It’s key to outline and implement a strong company culture from the beginning. And make sure that the people hired align with it.

Once in place, feed and maintain the culture mentality. Otherwise, you risk issues with high turnover. This has led to the internal collapse of many businesses in a shorter time span than two years.

8. Ineffective sales funnel

Getting leads is essential for any company, but your leads are worthless if they don’t convert. Many new companies focus on collecting data and leads and fail to nurture them properly.

To avoid bloating your sales pipeline, you need an effective sales funnel from beginning to end (and beyond!). It could vary depending on the industry, but be sure to nurture your leads as long as needed to complete the sale.

In the ideal sales funnel, leads convert when ready and become ambassadors of the brand. With a quality, automated system, you can sit back and watch it happen.

Here are a few ideas on nurturing leads:

  • Send industry-related freebies (How-to Guides, Tools, White papers)
  • Share relevant blog articles based on interest (personalization)
  • Wish them a Happy Birthday! (Gift, Voucher)
  • Set up a referral program with incentives
  • Engage with leads on social media
  • Use chatbot technology to answer FAQs when unavailable
  • Newsletters (Old fashioned, but efficient!)

In other words, create and maintain a relationship even after the sale!

9. Bad marketing

In the early stages of a business, marketing is crucial. The key is to find the right balance between a reasonable budget and efficiency. Fortunately, this is possible thanks to digital marketing.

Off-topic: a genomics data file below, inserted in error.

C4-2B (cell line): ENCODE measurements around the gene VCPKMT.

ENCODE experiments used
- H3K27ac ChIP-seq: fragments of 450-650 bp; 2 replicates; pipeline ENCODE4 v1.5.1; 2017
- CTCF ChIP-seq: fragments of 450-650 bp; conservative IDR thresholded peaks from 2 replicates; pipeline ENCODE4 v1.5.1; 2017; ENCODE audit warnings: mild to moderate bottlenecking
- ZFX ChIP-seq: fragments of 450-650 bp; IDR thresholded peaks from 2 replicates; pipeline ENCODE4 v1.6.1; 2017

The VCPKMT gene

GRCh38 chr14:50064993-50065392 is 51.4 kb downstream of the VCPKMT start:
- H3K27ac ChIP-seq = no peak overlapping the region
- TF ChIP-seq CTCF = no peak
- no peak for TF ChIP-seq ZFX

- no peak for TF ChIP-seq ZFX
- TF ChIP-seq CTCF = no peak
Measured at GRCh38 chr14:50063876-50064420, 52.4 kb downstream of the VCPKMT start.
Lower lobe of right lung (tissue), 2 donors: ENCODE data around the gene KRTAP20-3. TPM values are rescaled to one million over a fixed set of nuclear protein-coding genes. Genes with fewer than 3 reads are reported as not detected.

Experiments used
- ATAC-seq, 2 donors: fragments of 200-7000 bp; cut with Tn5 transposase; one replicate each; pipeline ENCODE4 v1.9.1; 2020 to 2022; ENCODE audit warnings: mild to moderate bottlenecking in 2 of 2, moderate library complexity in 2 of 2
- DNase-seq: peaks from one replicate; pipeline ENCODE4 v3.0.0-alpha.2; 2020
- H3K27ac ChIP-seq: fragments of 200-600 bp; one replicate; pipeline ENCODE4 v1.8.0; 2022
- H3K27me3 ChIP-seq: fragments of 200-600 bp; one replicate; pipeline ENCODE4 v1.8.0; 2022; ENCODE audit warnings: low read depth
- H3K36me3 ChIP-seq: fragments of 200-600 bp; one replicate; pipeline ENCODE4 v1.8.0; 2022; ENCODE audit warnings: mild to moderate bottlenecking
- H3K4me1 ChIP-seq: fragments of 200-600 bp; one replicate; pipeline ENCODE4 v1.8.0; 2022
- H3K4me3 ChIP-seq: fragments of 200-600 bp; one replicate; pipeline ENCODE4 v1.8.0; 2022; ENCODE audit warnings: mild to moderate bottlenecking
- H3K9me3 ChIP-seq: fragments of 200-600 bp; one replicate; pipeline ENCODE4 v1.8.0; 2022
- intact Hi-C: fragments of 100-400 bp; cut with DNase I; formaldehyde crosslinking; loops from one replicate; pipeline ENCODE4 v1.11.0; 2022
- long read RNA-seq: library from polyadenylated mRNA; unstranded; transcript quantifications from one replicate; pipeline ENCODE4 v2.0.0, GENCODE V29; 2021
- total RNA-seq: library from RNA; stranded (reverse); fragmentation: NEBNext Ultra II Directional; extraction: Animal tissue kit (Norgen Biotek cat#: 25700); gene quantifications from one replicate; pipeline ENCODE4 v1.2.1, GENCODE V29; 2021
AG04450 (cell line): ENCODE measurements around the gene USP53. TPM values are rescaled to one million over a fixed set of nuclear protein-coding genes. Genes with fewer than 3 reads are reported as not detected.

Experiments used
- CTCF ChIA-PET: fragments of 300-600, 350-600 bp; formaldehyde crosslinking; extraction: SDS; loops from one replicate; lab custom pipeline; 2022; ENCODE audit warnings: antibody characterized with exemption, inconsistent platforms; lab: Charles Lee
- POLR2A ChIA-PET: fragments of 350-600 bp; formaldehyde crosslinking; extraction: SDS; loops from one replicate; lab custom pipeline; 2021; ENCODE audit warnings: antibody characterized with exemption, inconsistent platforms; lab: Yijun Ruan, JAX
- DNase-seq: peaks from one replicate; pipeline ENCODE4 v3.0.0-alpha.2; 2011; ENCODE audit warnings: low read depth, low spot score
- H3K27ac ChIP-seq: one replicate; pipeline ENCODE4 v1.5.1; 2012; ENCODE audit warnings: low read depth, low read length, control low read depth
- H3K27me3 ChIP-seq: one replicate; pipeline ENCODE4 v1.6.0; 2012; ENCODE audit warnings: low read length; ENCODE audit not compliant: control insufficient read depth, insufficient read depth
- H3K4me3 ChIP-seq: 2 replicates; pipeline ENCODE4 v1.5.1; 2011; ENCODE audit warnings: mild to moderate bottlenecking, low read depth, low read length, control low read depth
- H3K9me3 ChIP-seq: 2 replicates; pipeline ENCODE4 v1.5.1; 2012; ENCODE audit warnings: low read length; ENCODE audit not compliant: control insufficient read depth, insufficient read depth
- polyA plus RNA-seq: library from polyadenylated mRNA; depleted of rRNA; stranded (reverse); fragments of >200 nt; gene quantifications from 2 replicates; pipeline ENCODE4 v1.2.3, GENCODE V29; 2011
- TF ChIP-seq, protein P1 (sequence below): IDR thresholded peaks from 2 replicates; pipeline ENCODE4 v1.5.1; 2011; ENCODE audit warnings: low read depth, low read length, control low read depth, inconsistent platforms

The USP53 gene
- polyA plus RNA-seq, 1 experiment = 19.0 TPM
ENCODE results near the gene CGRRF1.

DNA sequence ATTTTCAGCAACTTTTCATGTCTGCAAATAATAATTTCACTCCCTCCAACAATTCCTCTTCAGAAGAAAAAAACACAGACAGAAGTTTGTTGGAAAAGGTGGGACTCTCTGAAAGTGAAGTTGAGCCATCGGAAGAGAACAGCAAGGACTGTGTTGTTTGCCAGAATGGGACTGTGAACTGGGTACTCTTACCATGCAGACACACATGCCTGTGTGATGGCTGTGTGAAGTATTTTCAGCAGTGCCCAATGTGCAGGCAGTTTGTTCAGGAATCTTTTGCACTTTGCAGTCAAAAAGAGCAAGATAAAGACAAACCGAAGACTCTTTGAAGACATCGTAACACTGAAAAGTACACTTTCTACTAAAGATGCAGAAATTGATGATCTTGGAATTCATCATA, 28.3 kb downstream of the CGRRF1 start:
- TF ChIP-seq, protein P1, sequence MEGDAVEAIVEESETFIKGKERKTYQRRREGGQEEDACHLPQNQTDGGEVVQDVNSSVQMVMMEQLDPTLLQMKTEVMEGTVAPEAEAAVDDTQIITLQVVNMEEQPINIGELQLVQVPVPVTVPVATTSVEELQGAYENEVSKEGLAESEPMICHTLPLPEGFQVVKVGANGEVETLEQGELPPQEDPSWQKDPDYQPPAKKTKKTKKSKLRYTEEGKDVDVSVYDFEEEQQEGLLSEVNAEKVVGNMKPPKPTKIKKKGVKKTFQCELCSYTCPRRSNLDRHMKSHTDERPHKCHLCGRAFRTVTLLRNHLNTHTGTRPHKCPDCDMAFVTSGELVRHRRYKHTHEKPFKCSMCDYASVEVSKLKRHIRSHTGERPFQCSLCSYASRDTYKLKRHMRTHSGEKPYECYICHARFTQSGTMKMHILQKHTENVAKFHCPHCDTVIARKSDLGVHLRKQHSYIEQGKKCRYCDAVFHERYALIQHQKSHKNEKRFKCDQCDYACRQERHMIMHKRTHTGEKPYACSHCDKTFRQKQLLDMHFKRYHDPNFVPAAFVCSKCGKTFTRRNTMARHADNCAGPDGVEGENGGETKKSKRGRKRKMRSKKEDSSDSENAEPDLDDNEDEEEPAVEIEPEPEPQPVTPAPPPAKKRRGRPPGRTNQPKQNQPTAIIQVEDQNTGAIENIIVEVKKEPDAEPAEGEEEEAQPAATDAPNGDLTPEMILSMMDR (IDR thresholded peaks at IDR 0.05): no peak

The two biggest advantages to investing in digital marketing campaigns are cost efficiency and measurable results (as opposed to traditional marketing methods such as print or tv advertising).

When setting up a marketing campaign, define the target audience, budget, and a realistic conversion rate. Again, if you need help, think about outsourcing for Google Ads or social media campaigns.

Many companies fail because of an inefficient marketing plan that allocates funds to ineffective channels or to ineffective content. And when it’s too late, it’s difficult to redirect funds to make up for the loss.

Awareness is key

As stated, some external factors that negatively affect a business are unavoidable, but there are many internal factors business owners can act upon to prevent failure. The first two years are critical to creating a perennial business.

Be aware of these reasons and don’t become a statistic!

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Jake Pool
Jake Pool
Jake Pool writes effective, practical content for small businesses. With over a decade of management experience in the foodservice industry, Jake converts his experiences in marketing, sales, and customer service into no-nonsense guidance. He has hundreds of articles under his belt and is currently writing content for UpFlip, a new concept in real estate entrepreneurship.